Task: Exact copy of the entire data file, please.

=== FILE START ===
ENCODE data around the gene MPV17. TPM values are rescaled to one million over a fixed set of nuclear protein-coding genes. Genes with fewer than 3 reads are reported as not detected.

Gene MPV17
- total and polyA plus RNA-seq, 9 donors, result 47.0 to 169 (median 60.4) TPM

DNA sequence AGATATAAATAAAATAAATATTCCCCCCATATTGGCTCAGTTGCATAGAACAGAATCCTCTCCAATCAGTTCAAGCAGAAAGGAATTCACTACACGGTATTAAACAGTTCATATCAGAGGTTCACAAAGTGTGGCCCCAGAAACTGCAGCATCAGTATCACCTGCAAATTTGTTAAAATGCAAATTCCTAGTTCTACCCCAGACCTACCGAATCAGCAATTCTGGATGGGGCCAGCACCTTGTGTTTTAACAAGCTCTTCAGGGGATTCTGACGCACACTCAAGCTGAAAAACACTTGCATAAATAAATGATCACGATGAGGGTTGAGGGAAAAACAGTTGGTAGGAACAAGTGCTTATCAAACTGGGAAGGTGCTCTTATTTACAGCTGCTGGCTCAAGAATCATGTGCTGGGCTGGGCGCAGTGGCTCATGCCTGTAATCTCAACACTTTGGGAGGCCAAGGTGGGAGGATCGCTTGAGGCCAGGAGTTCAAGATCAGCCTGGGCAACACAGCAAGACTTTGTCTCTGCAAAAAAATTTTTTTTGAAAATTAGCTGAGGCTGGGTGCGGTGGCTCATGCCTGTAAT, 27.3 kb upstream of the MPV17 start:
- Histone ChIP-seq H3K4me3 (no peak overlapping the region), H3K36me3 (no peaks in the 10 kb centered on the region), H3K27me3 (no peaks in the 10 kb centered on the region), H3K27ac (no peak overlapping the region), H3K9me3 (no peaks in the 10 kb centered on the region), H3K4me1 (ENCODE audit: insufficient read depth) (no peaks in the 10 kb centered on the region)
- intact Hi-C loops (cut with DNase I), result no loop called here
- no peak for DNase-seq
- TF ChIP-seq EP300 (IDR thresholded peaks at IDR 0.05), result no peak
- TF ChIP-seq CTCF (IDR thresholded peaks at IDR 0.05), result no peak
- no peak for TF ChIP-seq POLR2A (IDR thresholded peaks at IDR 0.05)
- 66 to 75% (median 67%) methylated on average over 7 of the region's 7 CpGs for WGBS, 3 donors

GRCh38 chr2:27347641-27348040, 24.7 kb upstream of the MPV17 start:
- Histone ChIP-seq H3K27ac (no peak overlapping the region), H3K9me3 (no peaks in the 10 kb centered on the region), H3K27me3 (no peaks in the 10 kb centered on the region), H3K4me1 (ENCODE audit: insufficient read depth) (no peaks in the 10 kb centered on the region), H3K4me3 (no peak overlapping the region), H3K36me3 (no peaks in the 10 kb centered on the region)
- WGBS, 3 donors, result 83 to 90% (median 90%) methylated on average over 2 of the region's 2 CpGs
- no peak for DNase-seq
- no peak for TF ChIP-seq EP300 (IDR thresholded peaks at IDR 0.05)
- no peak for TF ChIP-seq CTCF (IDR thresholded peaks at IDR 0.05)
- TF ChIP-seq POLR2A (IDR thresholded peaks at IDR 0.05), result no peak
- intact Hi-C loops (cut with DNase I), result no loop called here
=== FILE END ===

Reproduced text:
ENCODE data around the gene MPV17. TPM values are rescaled to one million over a fixed set of nuclear protein-coding genes. Genes with fewer than 3 reads are reported as not detected.

Gene MPV17
- total and polyA plus RNA-seq, 9 donors, result 47.0 to 169 (median 60.4) TPM

DNA sequence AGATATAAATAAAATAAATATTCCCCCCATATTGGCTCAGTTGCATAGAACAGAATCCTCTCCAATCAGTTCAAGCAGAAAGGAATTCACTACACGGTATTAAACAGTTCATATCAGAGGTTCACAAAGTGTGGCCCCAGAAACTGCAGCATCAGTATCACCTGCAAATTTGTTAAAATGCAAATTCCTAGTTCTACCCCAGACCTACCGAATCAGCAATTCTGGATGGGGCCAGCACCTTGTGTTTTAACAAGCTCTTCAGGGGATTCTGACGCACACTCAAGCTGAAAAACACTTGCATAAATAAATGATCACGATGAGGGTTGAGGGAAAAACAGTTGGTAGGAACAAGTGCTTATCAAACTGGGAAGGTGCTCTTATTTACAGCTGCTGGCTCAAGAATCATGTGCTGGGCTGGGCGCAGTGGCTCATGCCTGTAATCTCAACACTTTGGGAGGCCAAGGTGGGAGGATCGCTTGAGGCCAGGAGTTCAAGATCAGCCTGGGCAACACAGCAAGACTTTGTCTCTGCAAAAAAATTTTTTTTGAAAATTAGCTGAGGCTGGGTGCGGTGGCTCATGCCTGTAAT, 27.3 kb upstream of the MPV17 start:
- Histone ChIP-seq H3K4me3 (no peak overlapping the region), H3K36me3 (no peaks in the 10 kb centered on the region), H3K27me3 (no peaks in the 10 kb centered on the region), H3K27ac (no peak overlapping the region), H3K9me3 (no peaks in the 10 kb centered on the region), H3K4me1 (ENCODE audit: insufficient read depth) (no peaks in the 10 kb centered on the region)
- intact Hi-C loops (cut with DNase I), result no loop called here
- no peak for DNase-seq
- TF ChIP-seq EP300 (IDR thresholded peaks at IDR 0.05), result no peak
- TF ChIP-seq CTCF (IDR thresholded peaks at IDR 0.05), result no peak
- no peak for TF ChIP-seq POLR2A (IDR thresholded peaks at IDR 0.05)
- 66 to 75% (median 67%) methylated on average over 7 of the region's 7 CpGs for WGBS, 3 donors

GRCh38 chr2:27347641-27348040, 24.7 kb upstream of the MPV17 start:
- Histone ChIP-seq H3K27ac (no peak overlapping the region), H3K9me3 (no peaks in the 10 kb centered on the region), H3K27me3 (no peaks in the 10 kb centered on the region), H3K4me1 (ENCODE audit: insufficient read depth) (no peaks in the 10 kb centered on the region), H3K4me3 (no peak overlapping the region), H3K36me3 (no peaks in the 10 kb centered on the region)
- WGBS, 3 donors, result 83 to 90% (median 90%) methylated on average over 2 of the region's 2 CpGs
- no peak for DNase-seq
- no peak for TF ChIP-seq EP300 (IDR thresholded peaks at IDR 0.05)
- no peak for TF ChIP-seq CTCF (IDR thresholded peaks at IDR 0.05)
- TF ChIP-seq POLR2A (IDR thresholded peaks at IDR 0.05), result no peak
- intact Hi-C loops (cut with DNase I), result no loop called here